5. At paragraph 3.9 of C&F, at pages 102 and 103. The learned authors continue,

When there are protracted or imprecise negotiations, there will often be doubt about whether finality of agreement has been reached. This problem has generated a very large number of reported cases. The court’s task is to ascertain from the dealings between the parties, whether they intended to make a concluded bargain or not. That intention is, of course, tested objectively by reference to what a reasonable observer would have concluded. This kind of problem potentially involves at least 3 areas of contract law:

  1. contract formation (often in the absence of identifiable offer and acceptance);
  2. intention to create legal relations; and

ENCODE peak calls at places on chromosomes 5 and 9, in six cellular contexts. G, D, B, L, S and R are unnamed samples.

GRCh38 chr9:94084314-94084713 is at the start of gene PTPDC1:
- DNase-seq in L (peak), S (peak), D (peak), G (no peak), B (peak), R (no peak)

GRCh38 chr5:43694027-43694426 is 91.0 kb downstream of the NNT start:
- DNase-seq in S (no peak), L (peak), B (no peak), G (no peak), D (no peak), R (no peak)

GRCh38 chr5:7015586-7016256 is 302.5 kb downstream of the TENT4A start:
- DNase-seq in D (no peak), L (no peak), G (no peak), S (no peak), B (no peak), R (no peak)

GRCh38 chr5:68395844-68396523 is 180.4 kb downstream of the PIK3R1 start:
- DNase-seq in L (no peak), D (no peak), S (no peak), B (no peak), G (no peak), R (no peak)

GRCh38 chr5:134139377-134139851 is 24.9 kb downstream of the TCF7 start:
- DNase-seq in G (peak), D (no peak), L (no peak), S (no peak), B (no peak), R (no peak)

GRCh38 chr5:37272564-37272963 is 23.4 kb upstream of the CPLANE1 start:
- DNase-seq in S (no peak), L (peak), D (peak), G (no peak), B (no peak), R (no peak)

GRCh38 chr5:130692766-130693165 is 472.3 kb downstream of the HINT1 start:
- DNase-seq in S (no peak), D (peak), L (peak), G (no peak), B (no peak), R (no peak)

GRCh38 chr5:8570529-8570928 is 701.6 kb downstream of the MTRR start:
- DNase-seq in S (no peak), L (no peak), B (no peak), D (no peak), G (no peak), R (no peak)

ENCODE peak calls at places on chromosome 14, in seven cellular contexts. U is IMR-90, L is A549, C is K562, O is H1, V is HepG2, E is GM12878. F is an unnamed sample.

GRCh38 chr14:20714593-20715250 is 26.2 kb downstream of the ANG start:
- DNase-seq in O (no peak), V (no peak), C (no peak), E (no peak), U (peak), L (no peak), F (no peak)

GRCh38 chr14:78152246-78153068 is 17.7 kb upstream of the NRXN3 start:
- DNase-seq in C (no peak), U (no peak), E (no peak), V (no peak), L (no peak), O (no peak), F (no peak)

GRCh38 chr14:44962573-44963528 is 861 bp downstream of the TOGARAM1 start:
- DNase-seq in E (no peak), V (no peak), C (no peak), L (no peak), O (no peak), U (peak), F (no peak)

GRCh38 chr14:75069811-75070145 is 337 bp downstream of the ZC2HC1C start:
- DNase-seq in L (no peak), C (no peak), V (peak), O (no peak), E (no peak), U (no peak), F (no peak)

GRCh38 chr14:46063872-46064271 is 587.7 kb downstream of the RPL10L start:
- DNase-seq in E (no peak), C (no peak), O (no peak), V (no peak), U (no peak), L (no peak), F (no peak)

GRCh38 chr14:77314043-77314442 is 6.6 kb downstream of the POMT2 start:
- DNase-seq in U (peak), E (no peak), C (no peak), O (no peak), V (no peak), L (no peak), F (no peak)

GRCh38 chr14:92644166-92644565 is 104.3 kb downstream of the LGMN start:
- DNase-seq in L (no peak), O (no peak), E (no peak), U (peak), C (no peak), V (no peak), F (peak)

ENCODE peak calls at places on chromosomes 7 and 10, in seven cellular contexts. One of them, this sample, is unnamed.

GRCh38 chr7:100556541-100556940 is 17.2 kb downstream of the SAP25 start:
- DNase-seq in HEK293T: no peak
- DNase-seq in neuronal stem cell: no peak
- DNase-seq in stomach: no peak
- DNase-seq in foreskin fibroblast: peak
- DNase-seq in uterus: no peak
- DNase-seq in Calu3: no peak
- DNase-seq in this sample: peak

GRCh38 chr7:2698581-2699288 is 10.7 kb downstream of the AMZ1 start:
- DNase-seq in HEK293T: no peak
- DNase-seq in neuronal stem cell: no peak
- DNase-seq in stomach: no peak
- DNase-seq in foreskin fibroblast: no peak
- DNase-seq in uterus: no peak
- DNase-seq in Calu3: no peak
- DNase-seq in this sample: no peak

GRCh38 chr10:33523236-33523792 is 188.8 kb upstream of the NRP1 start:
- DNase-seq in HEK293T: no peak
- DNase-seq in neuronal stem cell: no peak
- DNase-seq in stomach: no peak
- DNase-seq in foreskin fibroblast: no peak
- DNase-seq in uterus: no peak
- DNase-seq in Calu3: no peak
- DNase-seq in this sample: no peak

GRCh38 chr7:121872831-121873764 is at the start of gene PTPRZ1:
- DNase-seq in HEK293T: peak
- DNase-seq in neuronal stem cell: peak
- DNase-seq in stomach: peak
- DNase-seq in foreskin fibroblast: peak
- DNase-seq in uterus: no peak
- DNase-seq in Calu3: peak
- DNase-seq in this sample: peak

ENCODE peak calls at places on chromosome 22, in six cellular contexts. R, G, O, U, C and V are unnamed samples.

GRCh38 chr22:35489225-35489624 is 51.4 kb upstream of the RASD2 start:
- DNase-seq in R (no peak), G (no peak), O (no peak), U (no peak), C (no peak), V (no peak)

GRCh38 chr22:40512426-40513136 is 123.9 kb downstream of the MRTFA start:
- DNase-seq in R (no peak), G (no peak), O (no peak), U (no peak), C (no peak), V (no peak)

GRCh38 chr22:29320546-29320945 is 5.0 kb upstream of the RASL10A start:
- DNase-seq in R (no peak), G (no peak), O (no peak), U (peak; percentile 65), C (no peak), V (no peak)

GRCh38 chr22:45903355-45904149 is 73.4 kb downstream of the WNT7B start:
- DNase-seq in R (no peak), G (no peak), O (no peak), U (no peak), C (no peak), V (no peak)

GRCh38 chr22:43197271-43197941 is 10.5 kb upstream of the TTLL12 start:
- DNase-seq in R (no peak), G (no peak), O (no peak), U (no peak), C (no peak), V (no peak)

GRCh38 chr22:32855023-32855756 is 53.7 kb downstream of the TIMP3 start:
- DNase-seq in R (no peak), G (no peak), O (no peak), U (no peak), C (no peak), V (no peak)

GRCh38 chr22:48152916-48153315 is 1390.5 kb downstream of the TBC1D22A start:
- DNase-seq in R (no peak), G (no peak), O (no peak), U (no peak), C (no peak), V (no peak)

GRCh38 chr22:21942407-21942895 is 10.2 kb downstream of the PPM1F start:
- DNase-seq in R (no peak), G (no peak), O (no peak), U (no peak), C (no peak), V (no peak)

3. agreements to agree.

In addition, misleading conduct and estoppel very frequently feature in cases of this kind.

If the parties have expressly indicated that the negotiations are ‘subject to contract’ then there is a very strong presumption that contractual relations will not be established. Unless and until a formal contract has been executed (or, in some cases, exchange of contracts have taken place).”

  1. I am satisfied that this text provides a suitable framework within which to analyse the parties’ negotiations and the documentary “ping pong” in order to determine the terms upon which they agreed.
  2. At paragraph 28 of the adjudication submissions, the claimant identified that it commenced the site work on the basis of verbal instructions as well, as a letter of intent dated 9 September 2013 and a further letter dated 16 October 2013. It attached both letters at attachments A7 – 4A and A7 – 9 of its application.